Maurice Jarre's score for the 1971 film Soleil Rouge -- a samurai-Western hybrid starring Charles Bronson and Toshiro Mifune -- is as idiosyncratic and distinctive as the movie itself, employing an arsenal of exotic instruments to create music that fuses traditions from the Far East and the Old West. Jarre's approach mirrors the film's narrative arc, first introducing spaghetti Western elements before gradually expanding to embrace a moody Japanese sensibility clearly influenced by Fumio Hayasaka's classic scores for Akira Kurosawa. The reliance on atmosphere over action sets apart Soleil Rouge from Jarre's most famous soundtracks, as does its use of odd instruments and fractured, experimental melodies. Not everything works, but what does is wonderful.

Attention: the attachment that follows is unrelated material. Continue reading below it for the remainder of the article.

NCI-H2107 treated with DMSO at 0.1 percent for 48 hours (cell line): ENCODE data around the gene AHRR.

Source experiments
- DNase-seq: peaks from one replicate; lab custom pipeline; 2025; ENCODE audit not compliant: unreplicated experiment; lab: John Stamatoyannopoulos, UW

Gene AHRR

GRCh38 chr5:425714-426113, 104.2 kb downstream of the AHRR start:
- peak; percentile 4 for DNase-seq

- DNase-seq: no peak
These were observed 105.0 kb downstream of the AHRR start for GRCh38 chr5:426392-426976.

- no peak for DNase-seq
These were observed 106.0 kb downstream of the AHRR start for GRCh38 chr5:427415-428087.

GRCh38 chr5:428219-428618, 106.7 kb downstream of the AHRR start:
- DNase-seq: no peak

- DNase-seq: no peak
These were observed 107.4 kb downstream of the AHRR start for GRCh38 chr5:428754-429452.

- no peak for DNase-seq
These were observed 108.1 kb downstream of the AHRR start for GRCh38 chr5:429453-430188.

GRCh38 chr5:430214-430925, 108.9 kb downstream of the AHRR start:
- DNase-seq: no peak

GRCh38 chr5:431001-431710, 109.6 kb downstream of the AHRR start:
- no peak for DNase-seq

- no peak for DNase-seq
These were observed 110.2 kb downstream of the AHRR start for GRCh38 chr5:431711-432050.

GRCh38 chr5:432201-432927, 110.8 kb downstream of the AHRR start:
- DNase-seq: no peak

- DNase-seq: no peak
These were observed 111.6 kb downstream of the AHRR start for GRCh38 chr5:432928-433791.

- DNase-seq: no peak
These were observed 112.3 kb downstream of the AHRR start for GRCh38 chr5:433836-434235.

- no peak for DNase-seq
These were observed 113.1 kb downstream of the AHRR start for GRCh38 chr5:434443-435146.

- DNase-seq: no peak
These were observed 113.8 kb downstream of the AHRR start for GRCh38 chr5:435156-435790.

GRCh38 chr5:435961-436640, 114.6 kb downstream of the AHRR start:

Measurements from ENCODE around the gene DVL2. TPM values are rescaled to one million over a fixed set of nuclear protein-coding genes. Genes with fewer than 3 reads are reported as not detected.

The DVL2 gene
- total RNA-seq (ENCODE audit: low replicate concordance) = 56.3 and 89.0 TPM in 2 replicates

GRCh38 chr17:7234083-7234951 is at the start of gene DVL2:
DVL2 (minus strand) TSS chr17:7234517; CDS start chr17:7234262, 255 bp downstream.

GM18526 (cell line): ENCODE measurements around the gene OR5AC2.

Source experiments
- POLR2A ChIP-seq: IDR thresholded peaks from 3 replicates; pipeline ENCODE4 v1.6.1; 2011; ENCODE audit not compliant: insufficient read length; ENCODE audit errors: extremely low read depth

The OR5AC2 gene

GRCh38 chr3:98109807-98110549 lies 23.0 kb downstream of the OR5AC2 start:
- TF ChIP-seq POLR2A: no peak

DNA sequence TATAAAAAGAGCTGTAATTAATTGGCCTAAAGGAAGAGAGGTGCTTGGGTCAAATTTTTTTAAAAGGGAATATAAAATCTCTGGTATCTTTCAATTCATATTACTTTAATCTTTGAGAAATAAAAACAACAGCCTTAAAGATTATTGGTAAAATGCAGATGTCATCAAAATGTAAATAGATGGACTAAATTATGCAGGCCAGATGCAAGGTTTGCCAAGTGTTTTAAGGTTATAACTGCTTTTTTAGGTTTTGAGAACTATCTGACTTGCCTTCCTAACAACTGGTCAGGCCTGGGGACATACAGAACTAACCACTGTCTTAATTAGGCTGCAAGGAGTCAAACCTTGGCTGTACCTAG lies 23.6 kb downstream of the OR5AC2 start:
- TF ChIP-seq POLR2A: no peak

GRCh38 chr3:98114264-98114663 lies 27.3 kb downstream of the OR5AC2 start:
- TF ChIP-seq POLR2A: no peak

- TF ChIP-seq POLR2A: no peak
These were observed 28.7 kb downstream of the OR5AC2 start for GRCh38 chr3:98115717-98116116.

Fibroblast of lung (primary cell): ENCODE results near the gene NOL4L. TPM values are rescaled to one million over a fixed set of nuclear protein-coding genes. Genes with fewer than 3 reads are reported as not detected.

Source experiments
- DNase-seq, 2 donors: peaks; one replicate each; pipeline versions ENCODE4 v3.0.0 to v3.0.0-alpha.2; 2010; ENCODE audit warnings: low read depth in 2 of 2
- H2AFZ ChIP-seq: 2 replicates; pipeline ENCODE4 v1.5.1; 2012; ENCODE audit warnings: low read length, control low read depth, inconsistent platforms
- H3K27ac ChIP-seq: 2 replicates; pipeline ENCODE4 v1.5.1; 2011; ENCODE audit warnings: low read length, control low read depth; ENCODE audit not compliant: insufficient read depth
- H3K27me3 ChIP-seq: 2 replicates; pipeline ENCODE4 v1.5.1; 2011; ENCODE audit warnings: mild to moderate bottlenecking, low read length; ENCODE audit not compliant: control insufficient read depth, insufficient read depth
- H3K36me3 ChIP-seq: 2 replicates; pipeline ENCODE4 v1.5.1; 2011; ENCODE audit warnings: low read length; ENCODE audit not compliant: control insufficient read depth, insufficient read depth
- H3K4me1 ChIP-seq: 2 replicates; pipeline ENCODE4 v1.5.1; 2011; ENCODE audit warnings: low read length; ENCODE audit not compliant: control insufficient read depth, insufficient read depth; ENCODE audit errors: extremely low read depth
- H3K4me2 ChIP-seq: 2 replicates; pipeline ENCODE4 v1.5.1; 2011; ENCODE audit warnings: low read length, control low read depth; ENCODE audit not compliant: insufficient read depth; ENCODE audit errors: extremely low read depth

Share this page
AllMusic Review by Jason Ankeny
|Soleil Rouge (Red Sun), film score|